How to Use Focal Length and Crop Factor?
One of the coolest things in photography is the possibility of interchanging lenses in our cameras. Both DSLR and mostly-all Mirrorless Camera systems have the ability to do this, and there is a high chance that you got a mind-blowing catalog of lens options when you bought your camera.
Here we’ll talk a bit about focal lengths and how to choose among all that huge variety of lenses out there. Beyond that, we’ll also talk about how lenses could behave differently when attached to full-frame or APS-C cameras.
The Main Categories
Focal lengths can be divided into three main large groups, which are wide, standard and telephoto lenses. Let’s start with the most important of them all, the normal focal length.
Normal or 50mm
This focal length is the exact equivalent of the human eye, hence the “normal” title. It is easier to perceive it when using a full-frame (or any regular film camera) but will discuss that in just a sec. 50mm lenses offer the best entry-level experience after understanding exposure, especially aperture because they usually come with wide aperture values (usually spanning between f/2 to even f/0.95).
Take in mind that there will be huge price variations depending on the aperture and built-in materials (this rule applies to all lenses in general, that’s why there are so many options out there).
Camera manufacturers usually offer a friendly 50mm lens that is usually called “nifty-fifty” due to its somewhat cheap construction. But don’t let that derive you from using them, it is the best way for taking your photography to the next level as a committed beginner.
Anything below 50mm is considered to be a wide-angle focal length, and as the number decreases, the wider the view you can achieve.
This allows photographers to distort reality, making everything look wider than it really is, and there are multiple reasons why you might want to achieve that from interior real-estate shots (really wide focal lengths like 14mm or so) to nice documentary photographs filled with rich context (anything from 28mm to 35mm is perfect for this).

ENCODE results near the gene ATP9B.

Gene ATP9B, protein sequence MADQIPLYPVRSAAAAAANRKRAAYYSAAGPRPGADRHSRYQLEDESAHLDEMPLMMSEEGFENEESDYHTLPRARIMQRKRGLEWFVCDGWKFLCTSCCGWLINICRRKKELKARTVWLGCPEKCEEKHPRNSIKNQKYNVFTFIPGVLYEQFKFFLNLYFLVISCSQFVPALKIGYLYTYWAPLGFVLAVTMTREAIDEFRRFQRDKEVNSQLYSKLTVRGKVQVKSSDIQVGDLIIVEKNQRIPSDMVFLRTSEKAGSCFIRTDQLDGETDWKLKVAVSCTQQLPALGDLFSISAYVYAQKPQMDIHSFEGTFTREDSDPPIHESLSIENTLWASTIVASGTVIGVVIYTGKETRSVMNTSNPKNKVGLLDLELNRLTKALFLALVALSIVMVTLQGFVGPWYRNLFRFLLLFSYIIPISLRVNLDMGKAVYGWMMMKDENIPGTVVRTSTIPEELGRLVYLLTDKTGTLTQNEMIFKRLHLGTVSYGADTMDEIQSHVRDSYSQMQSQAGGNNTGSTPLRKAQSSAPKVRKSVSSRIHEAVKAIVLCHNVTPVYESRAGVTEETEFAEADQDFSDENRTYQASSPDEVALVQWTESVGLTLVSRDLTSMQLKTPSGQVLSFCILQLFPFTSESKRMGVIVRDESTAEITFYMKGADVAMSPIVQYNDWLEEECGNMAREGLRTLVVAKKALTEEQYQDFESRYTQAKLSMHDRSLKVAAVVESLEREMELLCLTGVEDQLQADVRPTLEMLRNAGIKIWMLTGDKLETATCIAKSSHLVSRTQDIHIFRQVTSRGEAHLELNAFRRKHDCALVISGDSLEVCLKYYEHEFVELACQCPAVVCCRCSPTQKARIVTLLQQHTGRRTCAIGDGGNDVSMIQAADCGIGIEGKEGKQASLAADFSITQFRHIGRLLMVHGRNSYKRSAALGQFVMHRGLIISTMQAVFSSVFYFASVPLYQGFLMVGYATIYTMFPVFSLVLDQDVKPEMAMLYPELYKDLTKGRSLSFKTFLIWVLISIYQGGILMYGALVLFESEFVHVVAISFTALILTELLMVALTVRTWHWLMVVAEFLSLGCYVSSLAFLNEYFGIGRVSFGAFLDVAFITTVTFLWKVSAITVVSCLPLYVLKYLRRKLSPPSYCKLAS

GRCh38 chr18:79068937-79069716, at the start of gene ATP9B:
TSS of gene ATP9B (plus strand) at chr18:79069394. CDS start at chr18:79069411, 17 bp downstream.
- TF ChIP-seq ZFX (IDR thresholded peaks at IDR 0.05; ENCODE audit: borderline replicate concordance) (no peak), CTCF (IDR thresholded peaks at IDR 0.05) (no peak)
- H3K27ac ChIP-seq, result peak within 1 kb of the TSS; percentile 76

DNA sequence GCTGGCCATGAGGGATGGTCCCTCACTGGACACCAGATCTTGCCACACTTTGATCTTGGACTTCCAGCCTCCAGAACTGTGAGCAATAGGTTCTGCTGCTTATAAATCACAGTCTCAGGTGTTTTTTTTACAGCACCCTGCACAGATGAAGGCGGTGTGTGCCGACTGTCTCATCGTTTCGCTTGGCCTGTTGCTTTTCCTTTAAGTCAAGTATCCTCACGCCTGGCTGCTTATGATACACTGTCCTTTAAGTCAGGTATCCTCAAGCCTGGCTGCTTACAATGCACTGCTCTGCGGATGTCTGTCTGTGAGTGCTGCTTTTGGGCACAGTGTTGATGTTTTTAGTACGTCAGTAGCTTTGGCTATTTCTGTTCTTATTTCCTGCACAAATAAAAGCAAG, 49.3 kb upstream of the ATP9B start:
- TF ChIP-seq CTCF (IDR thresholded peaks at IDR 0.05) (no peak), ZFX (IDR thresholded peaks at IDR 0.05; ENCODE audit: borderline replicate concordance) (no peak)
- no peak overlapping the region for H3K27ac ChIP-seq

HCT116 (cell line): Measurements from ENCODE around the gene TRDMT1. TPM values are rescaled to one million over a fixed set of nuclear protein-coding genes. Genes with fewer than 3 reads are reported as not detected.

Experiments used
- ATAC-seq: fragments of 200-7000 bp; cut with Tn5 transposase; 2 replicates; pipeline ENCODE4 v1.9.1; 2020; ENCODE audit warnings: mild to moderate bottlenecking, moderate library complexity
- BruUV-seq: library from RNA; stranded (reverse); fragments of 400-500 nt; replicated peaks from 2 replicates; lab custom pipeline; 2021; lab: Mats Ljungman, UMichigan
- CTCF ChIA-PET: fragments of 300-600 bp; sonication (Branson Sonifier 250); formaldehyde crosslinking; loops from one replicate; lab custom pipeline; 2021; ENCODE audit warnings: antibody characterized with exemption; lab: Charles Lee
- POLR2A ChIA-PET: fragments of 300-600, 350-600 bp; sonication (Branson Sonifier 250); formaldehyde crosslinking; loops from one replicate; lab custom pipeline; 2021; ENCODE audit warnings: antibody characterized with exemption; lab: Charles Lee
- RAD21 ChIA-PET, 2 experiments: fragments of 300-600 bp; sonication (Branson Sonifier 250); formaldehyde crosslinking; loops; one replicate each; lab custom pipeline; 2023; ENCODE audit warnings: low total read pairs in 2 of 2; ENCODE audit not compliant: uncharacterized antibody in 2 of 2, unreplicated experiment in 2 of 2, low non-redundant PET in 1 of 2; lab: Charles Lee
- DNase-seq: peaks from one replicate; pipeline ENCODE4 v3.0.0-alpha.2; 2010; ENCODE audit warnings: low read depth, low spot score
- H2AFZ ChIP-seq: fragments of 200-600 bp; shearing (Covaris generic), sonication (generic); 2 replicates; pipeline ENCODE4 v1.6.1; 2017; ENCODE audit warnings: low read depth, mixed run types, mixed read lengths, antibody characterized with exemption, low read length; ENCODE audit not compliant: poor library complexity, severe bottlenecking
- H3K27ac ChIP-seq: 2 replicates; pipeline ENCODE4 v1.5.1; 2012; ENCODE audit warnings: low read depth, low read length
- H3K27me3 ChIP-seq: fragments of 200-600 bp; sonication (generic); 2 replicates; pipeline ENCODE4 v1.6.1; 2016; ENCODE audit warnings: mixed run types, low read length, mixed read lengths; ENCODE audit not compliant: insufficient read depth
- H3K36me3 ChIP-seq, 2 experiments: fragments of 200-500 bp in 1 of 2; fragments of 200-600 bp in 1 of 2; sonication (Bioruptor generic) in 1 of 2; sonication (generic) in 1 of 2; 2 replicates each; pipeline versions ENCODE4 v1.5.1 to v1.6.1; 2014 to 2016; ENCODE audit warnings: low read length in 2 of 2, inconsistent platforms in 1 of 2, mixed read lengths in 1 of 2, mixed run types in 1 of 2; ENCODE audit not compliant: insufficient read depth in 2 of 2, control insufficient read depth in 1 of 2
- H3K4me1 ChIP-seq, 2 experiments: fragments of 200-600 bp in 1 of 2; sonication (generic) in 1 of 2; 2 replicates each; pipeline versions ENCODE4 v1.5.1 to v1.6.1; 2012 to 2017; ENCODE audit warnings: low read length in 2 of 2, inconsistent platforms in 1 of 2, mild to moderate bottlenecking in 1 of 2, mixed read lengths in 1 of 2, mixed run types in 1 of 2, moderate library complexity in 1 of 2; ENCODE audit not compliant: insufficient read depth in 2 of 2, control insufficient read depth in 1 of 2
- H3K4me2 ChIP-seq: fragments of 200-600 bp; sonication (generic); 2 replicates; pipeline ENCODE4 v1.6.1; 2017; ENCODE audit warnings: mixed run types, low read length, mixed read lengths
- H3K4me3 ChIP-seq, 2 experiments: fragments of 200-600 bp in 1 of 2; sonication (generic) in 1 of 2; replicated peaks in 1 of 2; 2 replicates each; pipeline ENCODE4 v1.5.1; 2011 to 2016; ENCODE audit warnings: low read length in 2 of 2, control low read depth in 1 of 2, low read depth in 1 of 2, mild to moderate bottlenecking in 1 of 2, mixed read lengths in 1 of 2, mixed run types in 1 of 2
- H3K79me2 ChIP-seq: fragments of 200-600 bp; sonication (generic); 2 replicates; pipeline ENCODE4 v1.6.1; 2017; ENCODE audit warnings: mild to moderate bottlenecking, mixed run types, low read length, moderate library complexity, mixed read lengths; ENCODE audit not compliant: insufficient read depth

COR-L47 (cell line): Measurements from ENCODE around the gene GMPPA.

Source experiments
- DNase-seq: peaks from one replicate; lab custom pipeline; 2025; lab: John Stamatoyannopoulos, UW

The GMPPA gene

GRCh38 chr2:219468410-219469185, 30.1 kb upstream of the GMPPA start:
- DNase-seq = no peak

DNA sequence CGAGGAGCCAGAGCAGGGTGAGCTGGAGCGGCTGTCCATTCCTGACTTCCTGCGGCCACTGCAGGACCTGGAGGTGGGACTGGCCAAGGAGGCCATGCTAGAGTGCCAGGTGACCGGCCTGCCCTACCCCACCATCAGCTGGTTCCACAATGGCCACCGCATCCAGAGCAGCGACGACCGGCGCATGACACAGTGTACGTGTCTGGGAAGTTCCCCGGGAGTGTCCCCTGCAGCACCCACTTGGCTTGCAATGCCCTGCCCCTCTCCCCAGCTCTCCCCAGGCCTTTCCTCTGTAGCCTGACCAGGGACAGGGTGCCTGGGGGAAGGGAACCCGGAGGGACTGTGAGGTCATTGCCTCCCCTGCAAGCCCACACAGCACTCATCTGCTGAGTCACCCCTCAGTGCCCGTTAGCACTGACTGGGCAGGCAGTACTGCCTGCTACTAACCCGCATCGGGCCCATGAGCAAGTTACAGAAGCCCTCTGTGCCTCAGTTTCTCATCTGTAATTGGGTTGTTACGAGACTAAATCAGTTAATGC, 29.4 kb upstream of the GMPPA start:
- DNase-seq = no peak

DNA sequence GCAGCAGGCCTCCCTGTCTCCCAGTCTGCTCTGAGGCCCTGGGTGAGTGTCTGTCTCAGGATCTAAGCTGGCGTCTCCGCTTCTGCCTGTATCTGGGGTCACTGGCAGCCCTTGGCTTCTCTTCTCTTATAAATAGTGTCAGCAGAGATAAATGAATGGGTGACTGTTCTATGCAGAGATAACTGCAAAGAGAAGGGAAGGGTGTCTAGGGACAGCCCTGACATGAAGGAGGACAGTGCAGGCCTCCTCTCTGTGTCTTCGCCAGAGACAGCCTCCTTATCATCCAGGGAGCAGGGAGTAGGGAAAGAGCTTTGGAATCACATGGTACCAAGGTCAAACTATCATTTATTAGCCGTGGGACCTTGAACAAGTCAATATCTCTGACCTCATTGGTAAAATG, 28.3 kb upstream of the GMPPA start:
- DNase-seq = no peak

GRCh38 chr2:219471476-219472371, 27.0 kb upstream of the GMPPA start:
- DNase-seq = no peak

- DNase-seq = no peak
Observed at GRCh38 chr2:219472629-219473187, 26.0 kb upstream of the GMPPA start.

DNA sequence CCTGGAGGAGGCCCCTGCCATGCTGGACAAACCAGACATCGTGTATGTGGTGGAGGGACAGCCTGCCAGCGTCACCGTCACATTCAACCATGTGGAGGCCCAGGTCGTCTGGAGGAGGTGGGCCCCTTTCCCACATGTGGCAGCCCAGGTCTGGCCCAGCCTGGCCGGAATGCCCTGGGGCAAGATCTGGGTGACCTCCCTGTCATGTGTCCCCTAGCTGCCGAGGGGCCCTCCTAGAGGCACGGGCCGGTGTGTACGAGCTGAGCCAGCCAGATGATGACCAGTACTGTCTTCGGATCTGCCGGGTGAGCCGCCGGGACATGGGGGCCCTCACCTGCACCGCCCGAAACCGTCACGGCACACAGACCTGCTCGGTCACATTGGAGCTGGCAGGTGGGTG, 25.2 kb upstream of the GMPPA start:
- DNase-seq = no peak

Just like wide-angle lenses, anything further from 50mm is considered to be a telephoto lens. And the effect is the opposite, as the millimeters increase, the angle of view will become more and more narrow.
Short telephoto lenses like the 85mm options are the favorite choice for professional portrait photographers, and larger lenses are usually used for getting closer to the action when not physically possible, like while covering sports or photographing the wild-life in its natural habitat.
Let’s Talk About Zoom Lenses
The above is perfect for prime lenses, which usually render a higher image quality than cheap zoom lenses. But, what are zooming capable lenses though? Well, they allow us to cover a wide range of focal lengths via a single device. The most common zoom lens is the commonly known “kit-lens” that comes with entry-level cameras.
This wrongly under-seen lens runs from 18mm to 55mm, making it a very good lens for making a wise purchase in the future. The thing is that if you feel the need to always getting closer or having a more powerful zooming capability, then you’ll probably need a more powerful zooming lens (like the 70-200mm) or a fixed telephoto lens like a 300mm or 400mm or even higher.
On the other hand, if you keep constantly shooting between 18mm and 35mm for example, then you might need a prime lens between that range. The important thing here is to make a wise investment after having a somewhat clear notion of what you want to achieve with your photos.
Beyond that, there’s also one thing that you need to understand about the kit-lens, it also has a variable aperture, which makes it a very limited lens (hence the need of a nifty-fifty as your next lens), especially when working on limited light situations. These lenses tend to vary their maximum aperture of f/3.5 (at 18mm) to f/5.6 (when fully extended to 55mm).
There are some lenses that have been designed and developed to deliver specific results.
These lenses have a more powerful focusing capability, making them perfect for really close photographs. They usually span between 65mm to 200mm, the variations that imply pricing will be related to aperture, focusing motors, internal materials, and focal length; just like any other regular lens.
These lenses are extremely specific and have a lot to do with plane movements that allow prospective enhancements and miniature effects. They are the closest we can get to large-format view cameras with digital.
These lenses are extremely wide and can reach as low as 4.5mm and usually depict a circular fringe around the frame.
What’s that Crop Factor?
If you are new to photography, they will be a high chance that you’ll get an entry-level DSLR or Mirrorless Camera System. These come with a built-in APS-C sensor, which is smaller than you think. In order to understand this, we’ll have to define what a full-frame sensor is.
A full-frame sensor is the exact equivalent of a 35mm piece of film from the analog era, hence the mention to film cameras when talking about normal lenses.
APS-C sensors are smaller than full-frame cameras, and unless you get a specifically APS-C sensor designed lens, you’ll have to consider crop factor whenever using a lens. This will depend on your camera brand, but crop factors in APS-C sensors are usually 1.5 or 1.6 times the focal length.
Therefore, if you are using a 35mm lens on a camera that has a crop factor of 1.6, your lens will produce a cropping effect equivalent to a 56mm lens. This shouldn’t be confused with the zooming effect lenses produce as focal lengths increase; this is just a cropping result and not a real zooming action.